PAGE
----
With its share price on the slide, executive shakeups, a projected first quarter loss, layoffs looming on the horizon, and reports of investors pushing for a breakup or sale, Research In Motion is looking to shore up loyalty among one of its core user groups – federal workers.
The company has been operating buses on Washington's commuter slug routes – established pickup spots where motorists can pick up passengers to qualify for the speedy high occupancy vehicle lanes. On these rolling guerrilla marketing events, BlackBerry’s touts let riders play with new model smartphones and ask them to urge their own information technology managers to upgrade. The campaign ends on Friday.
The Pentagon is a key dropoff point, along with spots near the government agencies along the Mall and a few points near the White House.
The Pentagon is BlackBerry’s top customer, according to a Reuters report published Wednesday, with 250,000 subscriptions. Between the U.S. and Canada, BlackBerry has one million government users. The federal government along with Congress and its staff are still loyal to the device, with usage rates that far outpace that of the general population.
A National Journal survey conducted in January found that 77 percent of Capitol Hill staffers use the device, but that number is down from 93 percent in 2009. Enthusiasm for the device is dwindling among federal executives as well.
Unfortunately for the Ontario-based firm, the U.S. government appears to be set to reduce its dependence on BlackBerry devices. The Digital Government Strategy, released last week by the White House, sets a timeline for developing security standards for a bring-your-own-device policy, under which government employees can access work networks with any device.
Scott Totzke, senior vice president for BlackBerry Security, is a bit of a skeptic when it comes to potential cost savings that is promised by BYOD. “When we let people buy their own devices, the ability to consolidate purchasing and use that bulk purchasing power to get more favorable rates, that kind of erodes,” he told National Journal.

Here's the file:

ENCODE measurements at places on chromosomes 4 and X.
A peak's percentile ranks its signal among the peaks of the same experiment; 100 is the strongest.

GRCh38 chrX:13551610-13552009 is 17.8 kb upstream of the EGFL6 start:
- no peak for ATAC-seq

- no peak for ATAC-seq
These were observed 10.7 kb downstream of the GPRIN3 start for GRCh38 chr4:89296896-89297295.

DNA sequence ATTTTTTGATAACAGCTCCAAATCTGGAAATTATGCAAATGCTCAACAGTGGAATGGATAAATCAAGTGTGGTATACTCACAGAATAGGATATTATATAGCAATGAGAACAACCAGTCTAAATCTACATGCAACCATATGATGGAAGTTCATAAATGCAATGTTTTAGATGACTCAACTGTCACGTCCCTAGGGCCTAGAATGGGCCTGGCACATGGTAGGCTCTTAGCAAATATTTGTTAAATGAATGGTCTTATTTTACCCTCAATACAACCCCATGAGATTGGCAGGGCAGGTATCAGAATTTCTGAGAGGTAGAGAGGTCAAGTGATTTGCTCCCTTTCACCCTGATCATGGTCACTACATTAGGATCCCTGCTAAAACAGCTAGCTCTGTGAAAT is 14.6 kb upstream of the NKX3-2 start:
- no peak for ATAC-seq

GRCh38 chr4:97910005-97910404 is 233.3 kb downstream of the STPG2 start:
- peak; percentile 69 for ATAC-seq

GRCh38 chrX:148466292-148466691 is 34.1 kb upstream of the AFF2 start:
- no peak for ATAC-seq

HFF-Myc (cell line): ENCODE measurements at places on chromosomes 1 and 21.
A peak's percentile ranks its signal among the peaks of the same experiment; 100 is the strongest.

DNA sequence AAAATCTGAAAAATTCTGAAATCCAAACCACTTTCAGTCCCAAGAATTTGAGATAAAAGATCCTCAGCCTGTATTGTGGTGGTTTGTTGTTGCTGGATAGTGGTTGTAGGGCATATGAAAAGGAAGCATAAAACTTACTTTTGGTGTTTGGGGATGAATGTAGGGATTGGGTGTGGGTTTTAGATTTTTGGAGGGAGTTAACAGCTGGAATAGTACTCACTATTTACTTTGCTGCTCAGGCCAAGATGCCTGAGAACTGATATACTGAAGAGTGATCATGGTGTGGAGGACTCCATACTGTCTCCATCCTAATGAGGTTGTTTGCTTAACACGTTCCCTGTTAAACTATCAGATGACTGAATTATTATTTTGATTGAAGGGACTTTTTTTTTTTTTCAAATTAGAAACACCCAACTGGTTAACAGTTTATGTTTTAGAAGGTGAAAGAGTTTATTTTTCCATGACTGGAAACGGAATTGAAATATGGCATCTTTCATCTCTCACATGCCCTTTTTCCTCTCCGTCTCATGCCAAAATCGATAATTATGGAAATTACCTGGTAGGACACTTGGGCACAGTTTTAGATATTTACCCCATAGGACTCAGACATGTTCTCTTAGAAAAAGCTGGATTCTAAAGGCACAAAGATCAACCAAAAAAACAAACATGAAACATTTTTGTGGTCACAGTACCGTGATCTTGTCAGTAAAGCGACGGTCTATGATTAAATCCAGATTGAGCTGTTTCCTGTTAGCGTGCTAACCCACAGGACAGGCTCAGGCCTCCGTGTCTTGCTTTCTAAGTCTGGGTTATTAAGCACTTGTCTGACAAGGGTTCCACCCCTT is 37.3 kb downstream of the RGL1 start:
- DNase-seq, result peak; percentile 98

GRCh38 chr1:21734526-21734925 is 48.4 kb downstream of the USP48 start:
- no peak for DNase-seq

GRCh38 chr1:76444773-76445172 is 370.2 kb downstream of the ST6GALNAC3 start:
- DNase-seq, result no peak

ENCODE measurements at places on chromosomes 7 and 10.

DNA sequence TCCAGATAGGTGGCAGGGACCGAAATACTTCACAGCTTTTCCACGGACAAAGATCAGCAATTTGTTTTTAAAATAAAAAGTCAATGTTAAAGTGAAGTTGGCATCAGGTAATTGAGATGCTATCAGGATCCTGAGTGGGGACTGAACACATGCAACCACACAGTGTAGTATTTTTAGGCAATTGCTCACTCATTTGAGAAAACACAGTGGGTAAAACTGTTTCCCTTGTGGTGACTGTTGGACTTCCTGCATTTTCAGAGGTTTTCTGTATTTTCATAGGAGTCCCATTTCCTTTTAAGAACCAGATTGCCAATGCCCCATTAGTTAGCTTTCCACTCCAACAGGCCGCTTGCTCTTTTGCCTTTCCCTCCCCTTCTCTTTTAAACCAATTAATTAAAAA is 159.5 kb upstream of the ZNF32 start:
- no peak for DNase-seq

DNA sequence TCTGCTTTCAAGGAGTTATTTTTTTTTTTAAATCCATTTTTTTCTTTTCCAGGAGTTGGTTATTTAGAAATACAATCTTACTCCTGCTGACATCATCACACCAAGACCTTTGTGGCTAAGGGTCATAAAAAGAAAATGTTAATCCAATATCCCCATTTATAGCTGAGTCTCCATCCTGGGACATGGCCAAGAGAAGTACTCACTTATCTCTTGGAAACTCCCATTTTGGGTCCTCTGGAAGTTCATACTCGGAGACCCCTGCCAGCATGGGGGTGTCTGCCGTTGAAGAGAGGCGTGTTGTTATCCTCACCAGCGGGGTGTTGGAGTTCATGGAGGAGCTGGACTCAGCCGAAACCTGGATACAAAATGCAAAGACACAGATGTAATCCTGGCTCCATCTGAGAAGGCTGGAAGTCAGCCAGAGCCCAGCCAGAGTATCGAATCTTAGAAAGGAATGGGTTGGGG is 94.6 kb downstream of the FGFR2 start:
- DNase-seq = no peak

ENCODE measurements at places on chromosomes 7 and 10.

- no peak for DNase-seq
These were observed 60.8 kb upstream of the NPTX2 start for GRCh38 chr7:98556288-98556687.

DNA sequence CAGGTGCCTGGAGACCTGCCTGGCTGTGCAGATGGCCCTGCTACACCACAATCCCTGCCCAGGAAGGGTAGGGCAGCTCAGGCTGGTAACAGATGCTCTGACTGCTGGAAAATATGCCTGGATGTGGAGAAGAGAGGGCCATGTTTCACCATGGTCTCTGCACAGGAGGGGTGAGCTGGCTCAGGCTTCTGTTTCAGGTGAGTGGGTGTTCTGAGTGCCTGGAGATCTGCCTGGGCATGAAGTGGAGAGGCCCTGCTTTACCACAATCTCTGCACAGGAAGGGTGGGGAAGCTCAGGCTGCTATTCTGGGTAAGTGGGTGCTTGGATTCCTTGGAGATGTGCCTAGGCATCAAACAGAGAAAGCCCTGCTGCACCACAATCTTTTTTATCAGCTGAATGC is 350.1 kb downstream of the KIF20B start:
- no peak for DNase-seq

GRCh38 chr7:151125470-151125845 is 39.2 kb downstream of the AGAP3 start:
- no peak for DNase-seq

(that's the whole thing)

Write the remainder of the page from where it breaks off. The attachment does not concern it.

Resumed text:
At the same time, BlackBerry is adapting to this any-device-goes trend, with the rollout of Mobile Fusion, a device management platform that extends secure connections to Android and Apple iPhones. This security-as-a-service solution is a big piece of what BlackBerry could have to offer federal chief information officers, who are charged with safeguarding data traveling over networks that tie in to employee-owned phones.
Totzke is quick to claim BlackBerry device security is superior, because it makes its own phones and servers, adding that other devices, especially those that run licensed operating systems, are more likely to be pirated or knock-offs. “We can’t make security a race to the bottom for the sake of pursuing a bring-your-own-device policy,” he said.
One feature BlackBerry aficionados swear by is the BlackBerry Messenger or BBM, an instant message service that provides quick, secure text service. It's one of the few growth areas for BlackBerry, with 55 million users. There was a move to license the system for use on other devices, but it was shelved, according to a Wall Street Journal report, once new chief executive Thorsten Heins took over.
While R.I.M is promoting the upcoming release of its BlackBerry 10 operating system and a new touch-screen device that is modeled after its PlayBook tablet, the company faces an uphill climb as consumers show overwhelming preference for iPhones and Android devices.